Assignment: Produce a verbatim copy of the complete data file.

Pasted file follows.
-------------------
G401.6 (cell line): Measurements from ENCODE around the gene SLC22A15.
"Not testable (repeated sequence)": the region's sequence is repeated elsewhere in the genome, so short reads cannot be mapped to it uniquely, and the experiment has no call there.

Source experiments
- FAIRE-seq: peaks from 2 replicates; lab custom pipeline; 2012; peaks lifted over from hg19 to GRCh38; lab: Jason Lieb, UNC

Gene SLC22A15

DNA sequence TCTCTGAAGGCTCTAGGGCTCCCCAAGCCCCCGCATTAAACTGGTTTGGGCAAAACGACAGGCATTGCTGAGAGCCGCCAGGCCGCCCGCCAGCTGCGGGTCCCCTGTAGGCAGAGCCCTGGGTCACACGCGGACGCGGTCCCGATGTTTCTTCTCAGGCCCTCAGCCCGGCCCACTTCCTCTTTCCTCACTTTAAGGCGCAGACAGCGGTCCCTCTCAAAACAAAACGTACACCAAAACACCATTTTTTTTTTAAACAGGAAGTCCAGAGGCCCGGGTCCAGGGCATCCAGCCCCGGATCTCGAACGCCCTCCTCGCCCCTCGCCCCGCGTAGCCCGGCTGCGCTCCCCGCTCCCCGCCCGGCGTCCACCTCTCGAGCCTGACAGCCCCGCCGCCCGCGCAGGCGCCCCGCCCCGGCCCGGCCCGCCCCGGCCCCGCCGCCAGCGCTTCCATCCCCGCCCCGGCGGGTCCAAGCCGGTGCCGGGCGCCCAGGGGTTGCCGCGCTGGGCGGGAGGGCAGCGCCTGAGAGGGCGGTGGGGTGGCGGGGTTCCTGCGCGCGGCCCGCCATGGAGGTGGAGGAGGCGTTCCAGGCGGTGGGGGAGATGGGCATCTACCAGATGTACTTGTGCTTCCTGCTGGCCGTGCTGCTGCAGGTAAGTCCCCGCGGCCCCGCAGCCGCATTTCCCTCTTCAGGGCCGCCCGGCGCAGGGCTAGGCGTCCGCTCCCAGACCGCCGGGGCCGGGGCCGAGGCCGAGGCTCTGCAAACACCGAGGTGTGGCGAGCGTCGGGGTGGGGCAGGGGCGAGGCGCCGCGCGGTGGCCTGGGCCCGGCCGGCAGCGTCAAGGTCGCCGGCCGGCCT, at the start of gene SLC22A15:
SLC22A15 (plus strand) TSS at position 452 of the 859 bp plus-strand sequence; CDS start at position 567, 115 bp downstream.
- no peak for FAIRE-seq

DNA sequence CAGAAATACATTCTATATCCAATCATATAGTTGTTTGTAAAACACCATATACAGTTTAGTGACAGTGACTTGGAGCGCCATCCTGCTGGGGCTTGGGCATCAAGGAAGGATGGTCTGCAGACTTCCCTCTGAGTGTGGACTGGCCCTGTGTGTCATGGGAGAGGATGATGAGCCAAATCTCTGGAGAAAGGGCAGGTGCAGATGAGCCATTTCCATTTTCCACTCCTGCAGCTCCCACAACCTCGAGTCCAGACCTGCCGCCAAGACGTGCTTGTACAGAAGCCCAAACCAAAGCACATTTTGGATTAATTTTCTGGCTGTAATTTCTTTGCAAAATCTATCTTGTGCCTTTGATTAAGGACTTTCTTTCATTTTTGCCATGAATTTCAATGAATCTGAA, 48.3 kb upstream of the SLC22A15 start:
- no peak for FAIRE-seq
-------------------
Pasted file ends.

G401.6 (cell line): Measurements from ENCODE around the gene SLC22A15.
"Not testable (repeated sequence)": the region's sequence is repeated elsewhere in the genome, so short reads cannot be mapped to it uniquely, and the experiment has no call there.

Source experiments
- FAIRE-seq: peaks from 2 replicates; lab custom pipeline; 2012; peaks lifted over from hg19 to GRCh38; lab: Jason Lieb, UNC

Gene SLC22A15

DNA sequence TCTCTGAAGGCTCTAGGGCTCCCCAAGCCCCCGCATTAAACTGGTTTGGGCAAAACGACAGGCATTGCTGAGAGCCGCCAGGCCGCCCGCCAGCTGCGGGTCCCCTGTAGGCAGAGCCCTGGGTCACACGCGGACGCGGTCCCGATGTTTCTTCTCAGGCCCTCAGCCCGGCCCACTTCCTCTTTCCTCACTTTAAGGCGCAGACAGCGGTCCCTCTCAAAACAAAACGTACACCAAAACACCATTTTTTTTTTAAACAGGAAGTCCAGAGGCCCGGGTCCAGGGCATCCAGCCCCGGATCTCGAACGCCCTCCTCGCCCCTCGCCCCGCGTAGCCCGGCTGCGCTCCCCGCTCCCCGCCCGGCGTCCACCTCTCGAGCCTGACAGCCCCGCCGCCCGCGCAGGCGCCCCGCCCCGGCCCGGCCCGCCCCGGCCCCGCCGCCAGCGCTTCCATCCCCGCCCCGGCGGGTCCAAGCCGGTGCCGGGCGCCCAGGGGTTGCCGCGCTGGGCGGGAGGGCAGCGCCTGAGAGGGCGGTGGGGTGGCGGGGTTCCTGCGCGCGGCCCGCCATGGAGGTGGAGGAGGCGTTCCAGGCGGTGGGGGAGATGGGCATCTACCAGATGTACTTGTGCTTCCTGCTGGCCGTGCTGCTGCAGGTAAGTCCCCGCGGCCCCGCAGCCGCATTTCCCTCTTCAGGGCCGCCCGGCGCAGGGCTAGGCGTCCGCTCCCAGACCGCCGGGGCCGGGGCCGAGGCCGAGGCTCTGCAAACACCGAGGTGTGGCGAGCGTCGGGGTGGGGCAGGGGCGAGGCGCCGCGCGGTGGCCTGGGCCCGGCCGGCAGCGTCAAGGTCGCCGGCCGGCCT, at the start of gene SLC22A15:
SLC22A15 (plus strand) TSS at position 452 of the 859 bp plus-strand sequence; CDS start at position 567, 115 bp downstream.
- no peak for FAIRE-seq

DNA sequence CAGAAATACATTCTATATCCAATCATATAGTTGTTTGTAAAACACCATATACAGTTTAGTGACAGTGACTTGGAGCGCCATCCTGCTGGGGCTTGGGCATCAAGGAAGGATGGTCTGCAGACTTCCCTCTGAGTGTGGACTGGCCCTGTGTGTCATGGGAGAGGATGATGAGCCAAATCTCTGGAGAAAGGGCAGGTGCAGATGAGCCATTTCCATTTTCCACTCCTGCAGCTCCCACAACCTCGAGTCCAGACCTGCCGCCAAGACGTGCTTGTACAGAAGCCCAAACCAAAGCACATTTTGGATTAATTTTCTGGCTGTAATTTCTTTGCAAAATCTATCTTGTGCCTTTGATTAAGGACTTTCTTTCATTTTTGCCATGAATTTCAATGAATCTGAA, 48.3 kb upstream of the SLC22A15 start:
- no peak for FAIRE-seq